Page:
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A Shout From The Attic: Church Building Mission - 3

Ronnie Bray considers profound matters while cleaning out a drain.

The Man in the Drain

I was waist deep in the drain, removing unmentionable material from its flooded chambers in an attempt to get the drain line from the outside toilet flowing again. The house was old. Built of small kiln fired red bricks that were just beginning to crumble in surrender to the ravages of time, but with a good half-century of life remaining in them. The toilet was an add-on that had been stuck onto the side of the house perhaps forty years ago in a last ditch effort to wrench the dwelling out of late Georgian age and into at least a part of the twentieth century.

It was almost summer of 1963 and work on the new Mormon meetinghouse in the grounds of the old orchard and its lone house was well under way. The foundations were all in place and the huge arched pillars that supported the roof were solidly in situ. The massive main floor had been poured and skimmed in a single morning and the classroom wing was set out, its upright timber supports pegged into place and its roof partially constructed.

And that is when the toilet gave up and backed up massive! That may be far too dramatic term for what happened. It backed up making it unusable. A diagnosis of blocked drainage pipes was made and the suspecting pipes were sought, almost in vain, but that’s another story! The broken drain was located and replaced leaving only the problem of the accumulation of detritus to be dealt with, and I was volunteered to deal with it.

With customary cheerfulness I adorned myself with rubber Wellington boots, and raised the manhole cover before plunging into the murky depths of the foetid manhole, trowel in hand, and my trusty shovel within arm's reach on dry land.

The orchard was at least a couple of hundred years old and its trees, though still deliciously fruitful, were getting tired The old trees were varieties that have disappeared from English orchards, such as the diminutive but oh, so sweet, Beauty of Bath.

At one time, the orchard was on the outskirts of Ipswich, but the town had grown and left it incongruously isolated a couple of hundred feet from the bypass, at the rear of the Fire Station. The Church had bought the whole acreage to build the first purpose built meetinghouse in Ipswich after using a converted house on London Road for many years, but being forced by congregational growth to rent space in a local community centre.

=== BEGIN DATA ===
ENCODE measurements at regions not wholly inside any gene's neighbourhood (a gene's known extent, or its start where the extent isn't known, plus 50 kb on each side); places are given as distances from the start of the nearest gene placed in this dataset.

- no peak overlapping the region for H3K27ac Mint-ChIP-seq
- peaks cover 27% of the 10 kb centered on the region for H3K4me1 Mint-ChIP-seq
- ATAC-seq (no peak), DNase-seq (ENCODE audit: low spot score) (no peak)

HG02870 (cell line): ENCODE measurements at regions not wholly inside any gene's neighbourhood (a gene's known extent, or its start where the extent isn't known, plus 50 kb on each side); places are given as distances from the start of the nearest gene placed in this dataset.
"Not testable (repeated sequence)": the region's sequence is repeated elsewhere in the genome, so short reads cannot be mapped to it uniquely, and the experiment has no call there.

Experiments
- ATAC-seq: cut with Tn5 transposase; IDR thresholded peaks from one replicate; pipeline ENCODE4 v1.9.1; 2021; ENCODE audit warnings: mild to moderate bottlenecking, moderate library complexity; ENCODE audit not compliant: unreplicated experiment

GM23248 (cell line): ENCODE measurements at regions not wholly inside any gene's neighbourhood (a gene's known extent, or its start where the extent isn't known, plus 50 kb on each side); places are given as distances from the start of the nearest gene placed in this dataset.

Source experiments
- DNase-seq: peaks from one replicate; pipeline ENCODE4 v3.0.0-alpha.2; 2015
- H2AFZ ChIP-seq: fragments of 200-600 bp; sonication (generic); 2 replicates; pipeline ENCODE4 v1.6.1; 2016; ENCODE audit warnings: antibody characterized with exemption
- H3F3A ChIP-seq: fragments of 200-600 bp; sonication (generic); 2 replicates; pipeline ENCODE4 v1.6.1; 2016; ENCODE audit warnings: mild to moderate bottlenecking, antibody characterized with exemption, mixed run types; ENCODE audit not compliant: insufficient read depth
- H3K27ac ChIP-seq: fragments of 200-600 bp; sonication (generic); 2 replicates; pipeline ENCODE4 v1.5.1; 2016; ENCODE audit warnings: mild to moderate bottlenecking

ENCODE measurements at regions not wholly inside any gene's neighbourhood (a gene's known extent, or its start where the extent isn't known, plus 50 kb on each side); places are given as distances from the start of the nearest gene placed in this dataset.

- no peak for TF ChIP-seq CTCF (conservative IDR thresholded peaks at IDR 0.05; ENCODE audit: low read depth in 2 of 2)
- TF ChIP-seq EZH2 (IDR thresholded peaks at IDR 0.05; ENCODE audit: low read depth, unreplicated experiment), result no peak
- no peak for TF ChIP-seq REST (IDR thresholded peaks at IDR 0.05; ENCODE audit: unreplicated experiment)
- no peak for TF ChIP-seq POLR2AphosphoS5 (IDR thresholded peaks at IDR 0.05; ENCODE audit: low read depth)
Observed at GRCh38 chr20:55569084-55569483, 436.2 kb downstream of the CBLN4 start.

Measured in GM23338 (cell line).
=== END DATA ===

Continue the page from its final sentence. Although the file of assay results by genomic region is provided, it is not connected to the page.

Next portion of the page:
During the time the church was under construction the old house was the building office, store room, shelter, dining room, and, of course, the convenience. The convenience was causing the problem. May be one of the wagons that rolled over the roughed out close had strayed too close to the house and caused a ground collapse that had shattered the salt-glazed six inch waste pipe that carried the spoil from the water closet, into the manhole and then into the main drain that ran under the centre Whitegate Lane. Whatever the cause, I was the solution, and undertook my responsibility manfully and without complaint.

Trowelling out the manhole was going to take some time, but it was an unhurried Saturday morning and traffic was light, so interruptions were few. I saw, at a distance, the approach of a tall lean man wearing a raincoat and sporting a trilby. He paused at the edge of the manhole, stepping a few feet off the pavement to offer a polite greeting. Remarkably, he did not refer to my interesting occupation, but asked about the major project going on behind me. He was, he explained, a neighbour who lived a little farther down the road and had come to ask about the need for a new chapel when he was witnessing so many chapels closing down and being converted into carpet warehouses or bingo halls.

I told him what Mormonism was about and detailed the energy of the Church and its unique missionary outreach and resultant expansion. His further questions made it evident that his interest was not so much with the particulars of The Church of Jesus Christ of Latter-day Saints, but with the rudiments of religious faith – something that he had never experienced.

He was a willing listener as I told him of my conversion to the Church, and he shook his head in wonder as I told him of the kind of things that members of the Church did as a fundamental part of their membership. From my accent, he had gathered that I was not local and asked me how I had come to be working there. That led me to explain the varieties of missions that members of the Church undertake voluntarily and without monetary remuneration. He received the intelligence in a state of disbelief; not able to grasp how faith in Jesus Christ could move so many people to make what he considered sacrifices of so great extent.

He wandered away towards his home shaking his head gently in disbelief. His last words to me had been, “I would give my right arm to have faith like yours!” I explained that you did not have to lose anything to obtain faith but that obtaining faith was attended by gains of such magnitude that it made any apparent sacrifice fade into nothingness.

As he walked away, I resumed my trowelling, and there in the dirt thought about the riches of heaven and how the windows had been opened to me to let me serve in such a place and be engaged in such a task, even if it was seen by those without the blessing of faith to be at the wrong end of the blessing chain.

I pondered quietly on the words of Paul to the Philippians:

I count all things loss for the excellency of the knowledge of Christ Jesus my Lord: for whom I have suffered the loss of all things, and do count them dung, that I may win Christ.

And I wondered how close I was to getting it right.

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